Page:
Tribune was the title given to three separate offices during the Roman Republic: the Tribune with Consular Power, an office of the fifth and fourth centuries B.C., obsolete by the time of the Third Servile War; the military tribune, officers ranking between the centurions and the legate commanding each legion; and the Tribune of the Plebians, the most powerful office of the Roman Republic, although most of its powers were negative, blocking affimative actions by the magistrates or the Senate.
During the early Republican era, in times of war, up to four legions would be levied and trained. Twenty-four military Tribunes, six for each legion, would be elected to act as the legions senior officers and assist one of the Consuls, whom would act as the overall commander of two of those four legions.
After the Marian Reforms, and with the increase in the number of permanent professional Roman legions which were raised by the Senate (and in some cases private citizens), the original overall number of twenty-four military tribunes naturally increased for each new legion, so distinctions were made for tribunes from the Senatorial and Equestrian orders of Roman society. The Tribunus Laticlavius (broad-stripped tribune) was a son of the Senatorial class, whom from the age 18-20, were elected to their position, and as part of learning curve for men of their status, would act as the official second in command for the Legatus Legionis. For every Laticlavii in a legion, there were five tribunes Angusticlavii. An Angusticlavius was a member of the Equestrian order who would be appointed to his role after serving some time as an Auxiliary Prefect, or as a soldier in the Eques Legionis (120-strong legionary cavaly cohort). The Angusticlavii were often staff officers with no fixed command, though they could sometimes be entrusted to command a Vexillation, which was a temporary mixed force of both legionary and Auxiliary cohorts. Angusticlavii, given their prior experience were often somewhat older than their Laticlavii superiors, though, Angusticlavii would see their position as a step toward a career in the Roman Senate.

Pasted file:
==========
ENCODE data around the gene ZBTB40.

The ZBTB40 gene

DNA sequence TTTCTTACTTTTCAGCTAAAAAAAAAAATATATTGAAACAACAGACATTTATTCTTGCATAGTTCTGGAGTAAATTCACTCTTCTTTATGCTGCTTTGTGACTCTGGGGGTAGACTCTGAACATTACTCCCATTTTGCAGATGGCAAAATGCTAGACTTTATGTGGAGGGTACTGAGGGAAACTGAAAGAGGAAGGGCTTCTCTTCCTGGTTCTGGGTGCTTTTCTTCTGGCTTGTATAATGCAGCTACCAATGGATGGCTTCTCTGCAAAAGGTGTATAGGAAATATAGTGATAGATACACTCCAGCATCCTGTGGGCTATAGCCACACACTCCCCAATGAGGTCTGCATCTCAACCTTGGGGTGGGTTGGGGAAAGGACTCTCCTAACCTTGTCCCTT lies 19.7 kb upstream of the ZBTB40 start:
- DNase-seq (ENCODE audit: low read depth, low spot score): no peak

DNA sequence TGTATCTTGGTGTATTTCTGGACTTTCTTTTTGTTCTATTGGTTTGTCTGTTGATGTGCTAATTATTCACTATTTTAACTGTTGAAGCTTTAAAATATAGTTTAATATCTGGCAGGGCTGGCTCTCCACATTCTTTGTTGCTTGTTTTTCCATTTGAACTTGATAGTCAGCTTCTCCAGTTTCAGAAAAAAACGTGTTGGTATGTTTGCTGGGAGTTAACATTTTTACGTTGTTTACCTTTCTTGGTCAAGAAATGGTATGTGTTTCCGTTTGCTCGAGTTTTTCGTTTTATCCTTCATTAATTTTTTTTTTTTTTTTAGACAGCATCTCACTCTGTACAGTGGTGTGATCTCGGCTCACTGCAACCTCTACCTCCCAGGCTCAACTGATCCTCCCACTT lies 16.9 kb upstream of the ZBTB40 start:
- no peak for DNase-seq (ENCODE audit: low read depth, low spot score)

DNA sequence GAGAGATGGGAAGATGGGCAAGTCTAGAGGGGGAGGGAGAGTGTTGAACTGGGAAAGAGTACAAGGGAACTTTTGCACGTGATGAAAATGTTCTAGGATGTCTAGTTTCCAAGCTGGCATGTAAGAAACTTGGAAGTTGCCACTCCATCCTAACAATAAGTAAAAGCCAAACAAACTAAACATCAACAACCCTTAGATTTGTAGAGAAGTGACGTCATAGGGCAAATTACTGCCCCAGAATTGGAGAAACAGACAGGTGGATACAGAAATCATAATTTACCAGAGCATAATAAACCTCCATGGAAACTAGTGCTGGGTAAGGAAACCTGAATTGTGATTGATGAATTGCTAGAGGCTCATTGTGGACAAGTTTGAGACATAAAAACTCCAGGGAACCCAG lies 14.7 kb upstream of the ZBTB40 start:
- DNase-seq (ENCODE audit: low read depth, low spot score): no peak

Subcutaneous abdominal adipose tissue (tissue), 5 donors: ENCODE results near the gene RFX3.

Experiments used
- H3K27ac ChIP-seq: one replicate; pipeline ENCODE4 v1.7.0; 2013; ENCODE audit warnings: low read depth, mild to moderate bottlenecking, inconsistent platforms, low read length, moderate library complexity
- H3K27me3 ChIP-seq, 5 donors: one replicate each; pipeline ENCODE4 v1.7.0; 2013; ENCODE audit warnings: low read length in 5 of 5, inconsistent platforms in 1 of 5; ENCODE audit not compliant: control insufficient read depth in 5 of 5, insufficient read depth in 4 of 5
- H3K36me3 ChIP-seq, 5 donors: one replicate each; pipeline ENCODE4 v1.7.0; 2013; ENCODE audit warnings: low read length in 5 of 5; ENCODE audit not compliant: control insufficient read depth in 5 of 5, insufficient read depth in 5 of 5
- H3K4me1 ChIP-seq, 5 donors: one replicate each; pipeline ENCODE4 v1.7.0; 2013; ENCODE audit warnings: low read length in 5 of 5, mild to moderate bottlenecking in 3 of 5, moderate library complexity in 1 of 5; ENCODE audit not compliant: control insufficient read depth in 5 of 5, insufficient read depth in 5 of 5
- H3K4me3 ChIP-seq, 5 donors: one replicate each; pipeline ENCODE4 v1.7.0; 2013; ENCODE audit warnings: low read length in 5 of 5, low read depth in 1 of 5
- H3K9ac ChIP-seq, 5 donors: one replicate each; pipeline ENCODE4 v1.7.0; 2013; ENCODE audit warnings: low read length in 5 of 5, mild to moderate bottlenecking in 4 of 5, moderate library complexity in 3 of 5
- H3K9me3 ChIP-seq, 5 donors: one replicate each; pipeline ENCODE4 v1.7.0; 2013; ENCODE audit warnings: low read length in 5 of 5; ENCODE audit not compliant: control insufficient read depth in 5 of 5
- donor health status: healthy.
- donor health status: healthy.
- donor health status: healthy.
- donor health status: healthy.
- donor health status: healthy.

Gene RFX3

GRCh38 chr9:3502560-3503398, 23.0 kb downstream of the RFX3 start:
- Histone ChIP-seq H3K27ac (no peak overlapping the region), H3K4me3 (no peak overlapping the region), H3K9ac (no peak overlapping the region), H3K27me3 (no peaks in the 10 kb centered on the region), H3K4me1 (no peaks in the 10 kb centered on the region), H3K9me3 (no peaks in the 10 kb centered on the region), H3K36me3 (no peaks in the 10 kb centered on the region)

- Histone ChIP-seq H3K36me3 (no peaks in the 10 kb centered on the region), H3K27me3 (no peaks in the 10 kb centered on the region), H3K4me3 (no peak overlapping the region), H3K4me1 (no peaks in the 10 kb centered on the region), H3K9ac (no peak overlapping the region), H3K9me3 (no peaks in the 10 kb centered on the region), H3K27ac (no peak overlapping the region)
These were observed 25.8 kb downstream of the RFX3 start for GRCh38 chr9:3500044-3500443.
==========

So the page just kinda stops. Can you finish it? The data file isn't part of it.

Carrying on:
The Tribunes of the Plebians were the champions of the plebian class, elected by the Committee of the Plebians, identical in organization to the Committee of the Tribes, but consisting only of the plebians of each tribe. The Committee of the Plebians elected ten Tribunes of the Plebians to intercede against the acts of the Senate and the magistrates. The person of a Tribune of the Plebians was sancrosanct, protected from any assault or indignity, and could extend this inviolability in the form of a veto against any act of the Senate or magistrates. This power to paralyze the government amounted to a greater power than wielded positively by the Senate and magistrates, and the Tribunes of the Plebians were regarded as the most powerful political figures of the Roman Republic.